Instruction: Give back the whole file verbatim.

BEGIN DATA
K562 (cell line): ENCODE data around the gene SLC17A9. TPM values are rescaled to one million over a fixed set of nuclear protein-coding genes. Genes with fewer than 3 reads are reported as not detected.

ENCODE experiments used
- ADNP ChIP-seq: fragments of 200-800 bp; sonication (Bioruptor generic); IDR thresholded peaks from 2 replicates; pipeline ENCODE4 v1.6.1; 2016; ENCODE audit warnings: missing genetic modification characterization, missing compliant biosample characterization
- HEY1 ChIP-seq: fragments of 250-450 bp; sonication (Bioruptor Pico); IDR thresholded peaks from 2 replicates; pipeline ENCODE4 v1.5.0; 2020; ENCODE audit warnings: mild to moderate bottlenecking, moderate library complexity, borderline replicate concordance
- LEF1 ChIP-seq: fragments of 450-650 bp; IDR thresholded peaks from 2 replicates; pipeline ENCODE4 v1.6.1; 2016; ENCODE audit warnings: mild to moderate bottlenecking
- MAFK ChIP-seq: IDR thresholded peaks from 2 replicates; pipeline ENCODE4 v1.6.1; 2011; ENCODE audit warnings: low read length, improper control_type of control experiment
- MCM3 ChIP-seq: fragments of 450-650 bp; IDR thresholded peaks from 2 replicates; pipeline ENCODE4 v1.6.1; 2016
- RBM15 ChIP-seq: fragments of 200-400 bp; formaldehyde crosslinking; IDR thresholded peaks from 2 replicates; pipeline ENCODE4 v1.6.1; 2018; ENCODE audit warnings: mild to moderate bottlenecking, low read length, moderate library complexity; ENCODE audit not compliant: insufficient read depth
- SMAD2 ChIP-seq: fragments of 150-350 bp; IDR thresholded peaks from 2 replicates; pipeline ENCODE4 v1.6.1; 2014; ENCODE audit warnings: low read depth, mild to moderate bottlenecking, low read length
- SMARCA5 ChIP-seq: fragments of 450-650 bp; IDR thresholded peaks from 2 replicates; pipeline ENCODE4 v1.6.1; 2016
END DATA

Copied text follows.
K562 (cell line): ENCODE data around the gene SLC17A9. TPM values are rescaled to one million over a fixed set of nuclear protein-coding genes. Genes with fewer than 3 reads are reported as not detected.

ENCODE experiments used
- ADNP ChIP-seq: fragments of 200-800 bp; sonication (Bioruptor generic); IDR thresholded peaks from 2 replicates; pipeline ENCODE4 v1.6.1; 2016; ENCODE audit warnings: missing genetic modification characterization, missing compliant biosample characterization
- HEY1 ChIP-seq: fragments of 250-450 bp; sonication (Bioruptor Pico); IDR thresholded peaks from 2 replicates; pipeline ENCODE4 v1.5.0; 2020; ENCODE audit warnings: mild to moderate bottlenecking, moderate library complexity, borderline replicate concordance
- LEF1 ChIP-seq: fragments of 450-650 bp; IDR thresholded peaks from 2 replicates; pipeline ENCODE4 v1.6.1; 2016; ENCODE audit warnings: mild to moderate bottlenecking
- MAFK ChIP-seq: IDR thresholded peaks from 2 replicates; pipeline ENCODE4 v1.6.1; 2011; ENCODE audit warnings: low read length, improper control_type of control experiment
- MCM3 ChIP-seq: fragments of 450-650 bp; IDR thresholded peaks from 2 replicates; pipeline ENCODE4 v1.6.1; 2016
- RBM15 ChIP-seq: fragments of 200-400 bp; formaldehyde crosslinking; IDR thresholded peaks from 2 replicates; pipeline ENCODE4 v1.6.1; 2018; ENCODE audit warnings: mild to moderate bottlenecking, low read length, moderate library complexity; ENCODE audit not compliant: insufficient read depth
- SMAD2 ChIP-seq: fragments of 150-350 bp; IDR thresholded peaks from 2 replicates; pipeline ENCODE4 v1.6.1; 2014; ENCODE audit warnings: low read depth, mild to moderate bottlenecking, low read length
- SMARCA5 ChIP-seq: fragments of 450-650 bp; IDR thresholded peaks from 2 replicates; pipeline ENCODE4 v1.6.1; 2016